Credit Score, Mortgage, and Student Loans.

After graduating from college and getting a job, the next step is usually finding a place to live. Unless your parents are the most fantastic people ever, you might be looking to rent or buy.

One of the most essential factors in getting approved for a lease or a mortgage is your credit score. A credit score is a number that determines your worth to a lender when it comes to borrowing money and paying it back. The range is between 300-850, and the higher the score, the better. Your credit score is based on how many open accounts you have, repayment history, and total debt.

Student loan debt plays a significant role in credit score and can be beneficial. If monthly payments are made on time, it will increase the score, especially if you do not have other debt. Lenders look at the debt-to-income ratio, the amount paid towards debt versus the amount made through income each month. The best thing to do is make payments on time and in full. However, defaulted loans will harm your credit score.

Federal Student Aid defines default as “Failure to repay a loan according to the terms agreed to in the promissory note. For most federal student loans, you will default if you have not made a payment in more than 270 days.” One day late on a payment, and you become delinquent. A delinquent loan means you missed a due date. You have 90 days until your credit score is affected. Late payments will stay on your credit report for seven years.

Some loan providers’ default status dates may vary, so make sure to check your loan agreements. The most used scoring model is a FICO Score, 35 percent to your payment history. If you have several loans from the same lender, one missed payment can significantly damage your score. When looking to purchase a home, you need to be confident you can afford a mortgage.

Lenders look at the amount allocated to debt payments versus your monthly income-this analysis is known as your debt-to-income ratio (DTI). DTI has two parts: the front-end ratio and the back-end ratio. The front-end ratio is the percentage of income spent on housing payments, and the back-end ratio is the percentage of income spent on all debts, including housing. Lending Tree reported that most lenders want borrowers to maintain a front-end ratio of less than 28 percent and a back-end ratio of less than 36 percent. So, if your DTI is 36 percent or higher, you may want to consider putting off purchasing a home until you have paid off your student loans.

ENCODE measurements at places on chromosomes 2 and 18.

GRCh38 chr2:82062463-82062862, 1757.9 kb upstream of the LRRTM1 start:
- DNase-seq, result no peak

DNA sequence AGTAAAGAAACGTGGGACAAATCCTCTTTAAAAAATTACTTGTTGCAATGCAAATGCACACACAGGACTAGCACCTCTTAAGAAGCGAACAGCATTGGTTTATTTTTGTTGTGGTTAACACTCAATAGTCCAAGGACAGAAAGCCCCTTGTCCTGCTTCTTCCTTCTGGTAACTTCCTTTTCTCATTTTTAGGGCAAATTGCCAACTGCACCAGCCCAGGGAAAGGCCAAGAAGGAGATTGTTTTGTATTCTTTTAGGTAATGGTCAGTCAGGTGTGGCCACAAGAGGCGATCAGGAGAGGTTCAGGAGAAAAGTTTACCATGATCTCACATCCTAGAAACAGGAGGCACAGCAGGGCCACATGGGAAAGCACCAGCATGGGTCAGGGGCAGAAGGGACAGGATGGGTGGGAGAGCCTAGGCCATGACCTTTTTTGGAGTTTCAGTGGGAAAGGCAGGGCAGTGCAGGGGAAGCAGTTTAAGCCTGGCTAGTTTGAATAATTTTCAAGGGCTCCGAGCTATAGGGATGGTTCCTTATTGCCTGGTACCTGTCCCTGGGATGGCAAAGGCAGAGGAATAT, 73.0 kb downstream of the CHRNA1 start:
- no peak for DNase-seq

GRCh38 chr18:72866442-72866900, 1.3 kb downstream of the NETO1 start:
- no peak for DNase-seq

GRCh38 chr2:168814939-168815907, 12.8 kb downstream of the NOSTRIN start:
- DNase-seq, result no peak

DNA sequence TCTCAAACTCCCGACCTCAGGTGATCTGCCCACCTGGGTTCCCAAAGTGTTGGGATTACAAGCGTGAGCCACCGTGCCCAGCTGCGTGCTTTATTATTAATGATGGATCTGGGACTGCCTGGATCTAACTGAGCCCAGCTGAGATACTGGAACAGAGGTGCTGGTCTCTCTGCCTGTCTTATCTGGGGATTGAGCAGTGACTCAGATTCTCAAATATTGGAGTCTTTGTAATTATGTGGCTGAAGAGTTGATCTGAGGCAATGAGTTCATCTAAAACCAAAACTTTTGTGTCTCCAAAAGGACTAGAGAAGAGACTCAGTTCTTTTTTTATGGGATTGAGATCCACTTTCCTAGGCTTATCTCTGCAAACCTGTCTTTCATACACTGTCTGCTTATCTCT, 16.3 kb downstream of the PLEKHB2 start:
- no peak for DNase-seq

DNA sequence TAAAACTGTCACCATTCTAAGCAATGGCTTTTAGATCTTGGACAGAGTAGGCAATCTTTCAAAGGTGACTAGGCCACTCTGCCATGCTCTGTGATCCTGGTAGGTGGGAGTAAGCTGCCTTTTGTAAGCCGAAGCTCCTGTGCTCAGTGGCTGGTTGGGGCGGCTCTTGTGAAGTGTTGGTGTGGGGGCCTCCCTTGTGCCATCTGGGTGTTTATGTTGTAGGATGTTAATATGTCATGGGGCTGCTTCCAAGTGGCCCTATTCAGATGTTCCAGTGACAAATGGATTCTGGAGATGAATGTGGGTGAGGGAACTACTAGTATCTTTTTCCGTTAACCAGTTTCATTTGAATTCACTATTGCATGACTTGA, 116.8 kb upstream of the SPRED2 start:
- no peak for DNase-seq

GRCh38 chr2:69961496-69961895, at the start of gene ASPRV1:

Besides earning a higher income, decreasing student loan payments is one way to lower your DTI. If you choose an income-driven repayment plan for federal student loans, your payments will not exceed 10 to 15 percent of usable income. Income-driven repayment plans are more affordable because they are less than standard or graduated plans, but you will be paying for 20 to 25 years. If you don’t have much debt other than student loans, you are in a better position to get approved for a home loan. Perhaps it would be wiser to pay off student loans before becoming a homeowner.

There are several repayment plans from which to choose. The Standard Repayment Plan is the most basic, where payments are fixed and made for ten years. Monthly payments for this plan are usually higher than those of other plans, but the balance will decrease faster. The faster a loan is paid off, the less interest. This plan is the default if you do not choose a different plan.

The Graduated Repayment plan starts with low payments but gradually increases every two years over ten years. This plan would suit people who begin with a low income but expect to make more money progressively.

Income-driven repayment plans are better if federal student loans are higher than income. Revised Pay As You Earn (REPAYE) Repayment, Pay As You Earn (PAYE), and Income-Based Repayment (IBR) are based on income and family size. Payments are recalculated every year, adjusting to changes.

The payments are more affordable because they are income-based, which means they will not exceed 10 to 15 percent of usable income, and monthly payments will be less than the standard or graduated plans. Each of these plans lasts for 20-25 years.